If we were going to pin down the Prelude’s performance in sound-bites it would be ‘neutral’ and ‘dynamic’. Music doesn’t jump off the platter unless that’s what is required of the album… but playing the 1950s D’Oyly Carte/LSO classic cut of The Pirates of Penzance[Decca SXL], there’s a lot of foot stamping and stage direction that gives the recording a sense of being in the concert hall. You expect raucous during ‘The Major-General’s Song’ because patter songs like that are all about the fun, but you can hear singers walking about the stage getting to and from position before and after the song. This authority and solidity is not unheard of, but is hard to find at the price, where thin and bouncy rule the roost.

Solo piano is something of an acid test of neutrality (as well as dynamics) and Liszt’s La Campenella from the LP of Nojima Plays Liszt[Reference recordings] is an almost perfect example. This doesn’t get much play in a digital world, because it’s all too easy to hear the minor fluctuations in pitch and speed stability. In most turntables at this price point, those fluctuations in pitch are either nailed at the expense of bass depth, or are conveniently ignored in the hope that deep bass overshadows the lack of pitch stability. This is what you typically pay good money for when you spend a few thousand on a good turntable, and the Prelude is one of the few turntables at anywhere close to the price that has that same sense of musical confidence. Not everyone’s going to like that, of course, because some who listen to bass lines for their ‘phatness’ might find that sort of precision troubling. Personally, I’d go for the most accurate front-end I could muster because you can always add a bit of seasoning later in the cooking process.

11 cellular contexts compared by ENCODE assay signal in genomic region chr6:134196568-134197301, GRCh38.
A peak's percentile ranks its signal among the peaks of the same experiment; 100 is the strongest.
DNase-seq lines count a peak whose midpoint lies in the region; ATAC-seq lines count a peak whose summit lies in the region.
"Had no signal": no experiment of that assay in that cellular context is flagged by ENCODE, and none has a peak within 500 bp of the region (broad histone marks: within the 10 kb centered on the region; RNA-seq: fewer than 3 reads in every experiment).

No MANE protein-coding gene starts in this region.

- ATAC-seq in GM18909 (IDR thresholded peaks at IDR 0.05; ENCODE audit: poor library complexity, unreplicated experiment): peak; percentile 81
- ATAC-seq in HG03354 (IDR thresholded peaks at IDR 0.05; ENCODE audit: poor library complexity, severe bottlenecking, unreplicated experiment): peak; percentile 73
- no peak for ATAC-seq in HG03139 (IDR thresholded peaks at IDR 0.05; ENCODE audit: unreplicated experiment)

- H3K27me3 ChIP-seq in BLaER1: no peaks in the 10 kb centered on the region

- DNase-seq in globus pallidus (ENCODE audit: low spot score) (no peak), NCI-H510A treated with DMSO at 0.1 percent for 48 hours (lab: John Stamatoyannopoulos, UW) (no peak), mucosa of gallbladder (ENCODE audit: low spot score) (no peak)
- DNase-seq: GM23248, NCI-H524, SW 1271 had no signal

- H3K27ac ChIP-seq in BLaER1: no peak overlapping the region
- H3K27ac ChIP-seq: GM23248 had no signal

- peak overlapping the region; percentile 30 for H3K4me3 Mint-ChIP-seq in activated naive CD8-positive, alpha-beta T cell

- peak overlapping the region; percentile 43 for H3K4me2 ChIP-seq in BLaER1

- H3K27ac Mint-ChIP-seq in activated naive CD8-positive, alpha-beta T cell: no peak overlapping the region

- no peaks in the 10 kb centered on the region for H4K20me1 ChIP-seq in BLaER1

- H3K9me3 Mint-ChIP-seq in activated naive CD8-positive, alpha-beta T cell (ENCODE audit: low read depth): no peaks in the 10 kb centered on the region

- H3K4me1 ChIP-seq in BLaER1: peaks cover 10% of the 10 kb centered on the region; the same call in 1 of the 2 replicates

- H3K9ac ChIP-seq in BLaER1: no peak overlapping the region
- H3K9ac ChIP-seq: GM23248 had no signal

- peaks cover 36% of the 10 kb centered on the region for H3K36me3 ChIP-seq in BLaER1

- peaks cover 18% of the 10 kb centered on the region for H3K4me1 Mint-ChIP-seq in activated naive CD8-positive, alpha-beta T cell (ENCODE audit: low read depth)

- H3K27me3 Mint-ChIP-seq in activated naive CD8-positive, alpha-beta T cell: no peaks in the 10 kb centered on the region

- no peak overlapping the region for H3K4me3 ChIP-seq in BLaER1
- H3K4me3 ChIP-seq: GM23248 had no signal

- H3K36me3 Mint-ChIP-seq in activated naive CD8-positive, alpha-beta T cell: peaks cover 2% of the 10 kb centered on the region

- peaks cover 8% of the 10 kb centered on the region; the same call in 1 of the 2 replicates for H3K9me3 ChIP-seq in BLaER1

Where the Prelude shows its compromises is possibly in its ability to hold down a precise beat. Bear in mind that by producing a turntable at under £1,000, the Prelude has to play against record players that emphasise rhythmic qualities more or less at the expense of almost every other aspect of music. But that means many systems at the price also emphasis this aspect and the Prelude is too natural sounding to play along. A system rethink is in order, and play something with less of a heavy accent and you’ll find that neutrality, detail, soundstage depth, dynamic shading, solidity, and sheer absence of character extremely alluring.

Unless you look really closely and partner the turntable way out of context (no £50,000 phono stages, please!), the EAT Prelude is every bit a high-end turntable that just forgot to get too expensive. Partner this with sympathetic giant-killers and you could build a true low-cost high-end superstar system. If you want to know what real high-end audio sounds like, without opening your wallet and saying ‘help yourself!’ to the dealer, the EAT Prelude is your turntable.

TECHNICAL SPECIFICATIONS

Type: Turntable supplied complete with Ortofon 2m Red cartridge

Speeds: 33/45rpm, manual speed change

Speed variance: 33 RPM: < 0.15%; 45 RPM: < 0.13%

Wow & Flutter: 33 RPM: < 0.1%; 
45 RPM: < 0.09%

Signal to Noise ratio: -67dB

Effective tonearm mass: 8g

Effective tonearm length: 230mm

Overhang: 18mm

Downforce range: 0–3g

Counterweight mass range: 6–12g

Dimensions (W×H×D): 415 ×130 ×335 mm

Weight: 5.5kg

Price: £999 

Manufactured by: 
European Audio Team

URL: europeanaudioteam.com

Distributed by: Absolute Sounds

Tel: +44(0)208 971 3909

URL: absolutesounds.com

Tags: FEATURED

Read Next From Review

See all
Russ Andrews RANS-1
REVIEW

Russ Andrews RANS-1 Network Switch

The Russ Andrews RANS-1 approaches the network switch in a classic audiophile way; it separates the boxes into ‘gubbins’ and ‘power supply’, then uses higher-grade components in both to get the best possible performance out of the ‘gubbins’ part.

REL Serie T/7x
REVIEW

REL Serie T/7x subwoofer

REL's latest three-strong Serie Tx is the company's new entry-level subwoofer range, and Alan Sircom thinks the middle Serie T/7x is in the musical sound-reinforcing sweet-spot.

Enleum AMP-23R
REVIEW

Enleum AMP-23R integrated amplifier

Enleum is a new brand from the Korean audio electronics experts Bakoon, and the AMP-23R integrated amplifier is the first product from the new line. Jason Kennedy is impressed!

Rogers LS3/5A SE stand-mount loudspeakers
REVIEW

Rogers LS3/5A SE stand-mount loudspeakers

The LS3/5A is an iconic design. Change it at your peril. Rogers is a classic maker of LS3/5A loudspeakers, and they just modified the LS3/5A. The LS3/5A SE replaces the front baffle of the loudspeaker with a new material and improves the sound. Will there be pitchforks and torches ready to burn the heretics, or does it make a good speaker better, asks Alan Sircom.

Sign Up To Our Newsletter